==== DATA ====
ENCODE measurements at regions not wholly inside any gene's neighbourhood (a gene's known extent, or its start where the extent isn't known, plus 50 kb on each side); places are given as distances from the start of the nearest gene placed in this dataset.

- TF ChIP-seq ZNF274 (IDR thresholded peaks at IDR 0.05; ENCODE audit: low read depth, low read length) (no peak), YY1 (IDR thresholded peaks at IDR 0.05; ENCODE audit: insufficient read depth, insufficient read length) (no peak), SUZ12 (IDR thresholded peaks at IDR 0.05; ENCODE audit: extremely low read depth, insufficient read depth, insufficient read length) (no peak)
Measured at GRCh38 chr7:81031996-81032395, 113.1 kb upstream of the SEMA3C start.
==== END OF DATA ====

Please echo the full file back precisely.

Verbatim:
ENCODE measurements at regions not wholly inside any gene's neighbourhood (a gene's known extent, or its start where the extent isn't known, plus 50 kb on each side); places are given as distances from the start of the nearest gene placed in this dataset.

- TF ChIP-seq ZNF274 (IDR thresholded peaks at IDR 0.05; ENCODE audit: low read depth, low read length) (no peak), YY1 (IDR thresholded peaks at IDR 0.05; ENCODE audit: insufficient read depth, insufficient read length) (no peak), SUZ12 (IDR thresholded peaks at IDR 0.05; ENCODE audit: extremely low read depth, insufficient read depth, insufficient read length) (no peak)
Measured at GRCh38 chr7:81031996-81032395, 113.1 kb upstream of the SEMA3C start.